It was interesting to me how such an overwhelming and emotional barrage of opposing replies was caused (during the online conversation mentioned at the beginning) by the mere insinuation that John 7:53-8:11 was a "human add-on". Why was there such an emotional response? Because most believers have a vested interest in the message behind this passage. The pastoral spirit, which rules over most believers today, has a hidden agenda behind this passage's message of "mercy" and "no judgment". Once this message is plucked out from within the Church, the pastoral matriarchy will quickly crumble and be no more. This is why the pastoral spirit gangs up its recruits against God's truth-bearing remnant, just as it ganged up Joseph's brothers against Joseph.
Joseph, however, has come to pay the price that will undo the damage done by his mother, Rachel the pastor (Genesis 29:9). Joseph is not about to bow before any "sacred cow" revered by his matriarchal brothers. Despite his brothers' reproach, God shall vindicate Joseph in their sight, and, instead of Joseph bowing before their cows, they themselves shall bow before him, and confess that God is indeed with him.
"7And to the angel of the church in Philadelphia write; These things saith he that is holy, he that is true,he that hath the key of David, he that openeth, and no man shutteth; and shutteth, and no man openeth; 8I know thy works: behold, I have set before thee an open door, and no man can shut it: for thou hast a little strength, and hast kept my word, and hast not denied my name. 9Behold, I will make them of the synagogue of satan, which say they are Jews, and are not, but do lie; behold, I will make them to come and worship before thy feet, and to know that I have loved thee. 10Because thou hast kept the word of my patience, I also will keep thee from the hour of temptation, which shall come upon all the world, to try them that dwell upon the earth. 11Behold, I come quickly: hold that fast which thou hast, that no man take thy crown. 12Him that overcometh will I make a pillar in the temple of my God, and he shall go no more out: and I will write upon him the name of my God, and the name of the city of my God, which is new Jerusalem, which cometh down out of heaven from my God: and I will write upon him my new name. 13He that hath an ear, let him hear what the Spirit saith unto the churches." (Revelation 3:7-13)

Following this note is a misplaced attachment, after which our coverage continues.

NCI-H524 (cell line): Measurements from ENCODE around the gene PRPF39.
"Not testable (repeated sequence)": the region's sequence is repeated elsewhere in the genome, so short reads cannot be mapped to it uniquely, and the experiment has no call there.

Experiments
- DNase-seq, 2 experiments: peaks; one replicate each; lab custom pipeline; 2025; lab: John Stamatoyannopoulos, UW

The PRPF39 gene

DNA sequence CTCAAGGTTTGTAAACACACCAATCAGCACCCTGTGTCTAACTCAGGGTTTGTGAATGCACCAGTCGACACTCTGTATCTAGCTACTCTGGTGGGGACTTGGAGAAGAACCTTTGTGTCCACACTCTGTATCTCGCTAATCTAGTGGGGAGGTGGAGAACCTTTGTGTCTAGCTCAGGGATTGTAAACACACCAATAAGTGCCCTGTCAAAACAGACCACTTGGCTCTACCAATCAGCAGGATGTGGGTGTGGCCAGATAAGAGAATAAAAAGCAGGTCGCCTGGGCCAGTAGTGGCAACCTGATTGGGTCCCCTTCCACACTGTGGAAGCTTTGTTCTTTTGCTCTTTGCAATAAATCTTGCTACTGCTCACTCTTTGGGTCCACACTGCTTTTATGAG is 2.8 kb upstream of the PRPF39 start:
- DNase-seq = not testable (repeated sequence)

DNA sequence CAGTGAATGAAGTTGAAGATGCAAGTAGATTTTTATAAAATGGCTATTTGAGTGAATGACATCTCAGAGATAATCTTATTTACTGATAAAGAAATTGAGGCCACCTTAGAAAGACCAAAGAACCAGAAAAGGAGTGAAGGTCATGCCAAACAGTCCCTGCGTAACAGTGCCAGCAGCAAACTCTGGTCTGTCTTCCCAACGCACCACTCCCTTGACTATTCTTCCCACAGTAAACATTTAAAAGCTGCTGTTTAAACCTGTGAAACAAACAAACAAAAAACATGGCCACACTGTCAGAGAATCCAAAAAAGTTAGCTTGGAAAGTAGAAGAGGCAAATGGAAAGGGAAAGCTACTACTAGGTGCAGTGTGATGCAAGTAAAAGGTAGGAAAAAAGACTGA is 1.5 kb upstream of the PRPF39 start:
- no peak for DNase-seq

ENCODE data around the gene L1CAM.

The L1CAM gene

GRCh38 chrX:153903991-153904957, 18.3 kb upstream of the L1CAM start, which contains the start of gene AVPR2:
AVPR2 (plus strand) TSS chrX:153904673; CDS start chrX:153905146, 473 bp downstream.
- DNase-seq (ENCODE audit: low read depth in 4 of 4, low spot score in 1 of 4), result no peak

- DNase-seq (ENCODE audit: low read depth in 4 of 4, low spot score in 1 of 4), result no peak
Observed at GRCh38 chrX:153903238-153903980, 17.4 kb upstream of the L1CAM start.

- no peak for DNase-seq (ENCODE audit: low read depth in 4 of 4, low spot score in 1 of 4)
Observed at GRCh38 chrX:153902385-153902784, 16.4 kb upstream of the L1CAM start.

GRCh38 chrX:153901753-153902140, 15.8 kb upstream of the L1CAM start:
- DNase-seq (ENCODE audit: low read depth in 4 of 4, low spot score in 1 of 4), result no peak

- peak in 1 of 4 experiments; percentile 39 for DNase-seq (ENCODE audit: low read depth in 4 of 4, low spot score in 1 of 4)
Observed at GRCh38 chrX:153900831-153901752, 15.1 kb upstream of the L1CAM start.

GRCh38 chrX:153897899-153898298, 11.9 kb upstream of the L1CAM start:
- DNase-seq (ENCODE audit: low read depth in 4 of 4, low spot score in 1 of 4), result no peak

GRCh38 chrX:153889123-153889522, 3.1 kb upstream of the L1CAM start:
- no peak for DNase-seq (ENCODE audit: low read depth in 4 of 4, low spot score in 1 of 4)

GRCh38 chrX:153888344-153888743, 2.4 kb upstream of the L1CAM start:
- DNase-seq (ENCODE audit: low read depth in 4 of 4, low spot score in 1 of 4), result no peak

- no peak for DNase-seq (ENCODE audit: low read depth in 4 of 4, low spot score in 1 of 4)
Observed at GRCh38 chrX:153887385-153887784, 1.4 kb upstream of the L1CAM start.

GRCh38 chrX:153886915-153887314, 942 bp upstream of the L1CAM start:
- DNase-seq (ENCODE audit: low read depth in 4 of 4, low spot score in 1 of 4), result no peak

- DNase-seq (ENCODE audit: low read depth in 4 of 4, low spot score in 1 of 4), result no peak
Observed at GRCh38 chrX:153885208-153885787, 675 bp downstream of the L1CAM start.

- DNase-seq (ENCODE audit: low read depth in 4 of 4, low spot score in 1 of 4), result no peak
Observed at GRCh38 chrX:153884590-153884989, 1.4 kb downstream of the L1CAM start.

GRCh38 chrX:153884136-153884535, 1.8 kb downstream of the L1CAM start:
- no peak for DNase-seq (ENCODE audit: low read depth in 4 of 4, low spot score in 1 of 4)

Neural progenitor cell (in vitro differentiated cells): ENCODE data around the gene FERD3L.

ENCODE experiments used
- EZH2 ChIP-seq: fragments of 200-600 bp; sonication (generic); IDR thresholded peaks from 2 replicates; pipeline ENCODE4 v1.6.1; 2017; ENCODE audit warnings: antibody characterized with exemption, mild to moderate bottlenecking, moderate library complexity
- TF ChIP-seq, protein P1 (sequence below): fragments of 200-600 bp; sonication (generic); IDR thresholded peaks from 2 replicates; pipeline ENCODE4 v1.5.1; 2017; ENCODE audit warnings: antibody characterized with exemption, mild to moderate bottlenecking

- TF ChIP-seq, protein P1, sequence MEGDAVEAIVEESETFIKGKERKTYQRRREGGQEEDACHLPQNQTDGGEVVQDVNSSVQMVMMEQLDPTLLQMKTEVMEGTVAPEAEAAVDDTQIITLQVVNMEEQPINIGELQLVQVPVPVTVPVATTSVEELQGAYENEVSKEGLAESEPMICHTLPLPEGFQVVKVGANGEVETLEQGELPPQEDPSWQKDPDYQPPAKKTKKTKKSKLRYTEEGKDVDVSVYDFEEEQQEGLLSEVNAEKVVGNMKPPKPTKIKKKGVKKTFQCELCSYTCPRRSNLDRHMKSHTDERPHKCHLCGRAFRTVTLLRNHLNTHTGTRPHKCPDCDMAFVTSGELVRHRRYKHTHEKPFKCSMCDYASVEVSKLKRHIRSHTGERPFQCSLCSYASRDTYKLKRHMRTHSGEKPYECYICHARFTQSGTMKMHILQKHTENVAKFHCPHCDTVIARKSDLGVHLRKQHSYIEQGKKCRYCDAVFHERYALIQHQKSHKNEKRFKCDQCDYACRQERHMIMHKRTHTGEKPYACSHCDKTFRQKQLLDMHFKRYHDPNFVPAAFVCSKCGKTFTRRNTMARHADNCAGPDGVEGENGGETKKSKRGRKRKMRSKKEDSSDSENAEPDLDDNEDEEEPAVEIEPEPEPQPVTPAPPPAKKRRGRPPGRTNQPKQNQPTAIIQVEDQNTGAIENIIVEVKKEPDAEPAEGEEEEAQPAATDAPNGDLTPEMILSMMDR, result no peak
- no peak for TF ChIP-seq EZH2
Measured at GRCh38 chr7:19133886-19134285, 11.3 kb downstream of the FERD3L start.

One time, many years ago, I was arguing with a mor(m)on, showing him how his mor(m)on books contradict the Bible when they declare that the "Levitical priesthood" is the current valid priesthood. I forced him to read many passages, including Hebrews 7:11-15, which clearly indicate that the Levitical priesthood was replaced by a different and superior type of priesthood. Even so, this mor(m)on was unwilling to admit that his mor(m)on books were contradicting Scripture. He always came up with one "weaselly" excuse after the other, raising wild conjectures with no factual evidence to back them up. After a while, I simply got tired, and left the mor(m)on to his "spiritual moronism". It is impossible to discuss facts with someone whose ostrich head is stuck in the pleasant and conformist sands of reality-denying "LA-LA land".
Unfortunately, mormons are not the only ones imbued in "spiritual moronism" that validates the "Levitical priesthood". "Christian" believers have also had the nasty habit of fashioning gods to their liking, and there is always a Levitical "Aaronic priest" out there who is willing to help them in fashioning those idols (Exodus 32:1-6).
"12Then came his disciples, and said unto him, Knowest thou that the Pharisees were offended, after they heard this saying? 13But he answered and said, Every plant, which my heavenly Father hath not planted, shall be rooted up. 14Let them alone: they be blind leaders of the blind. And if the blind lead the blind, both shall fall into the ditch." (Matthew 15:12-14)
[Notice Jesus' response to the disciples' comments in verse 12. If Jesus was as "kind and gentle" as the Church portrays Him, why didn't He instruct His disciples to draft a formal apology to the offended Pharisees? Why did it seem as if He did not care about offending people who got in the way of God? Was Yeshua as "lovey-dovey" as the Church tries to portray Him? The Church expects Jesus to "rapture" her into glory. Yet, she doesn't even recognize the sound of His voice!!! The Church cannot know the voice of a man whose judging heart she abhors. The Church cannot know a man whose image she constantly adulterates to fit her liking despite the overwhelming Scriptural evidence that contradicts her adulterated image. No wonder she wants the adulterous-woman story to remain in Scripture!!!]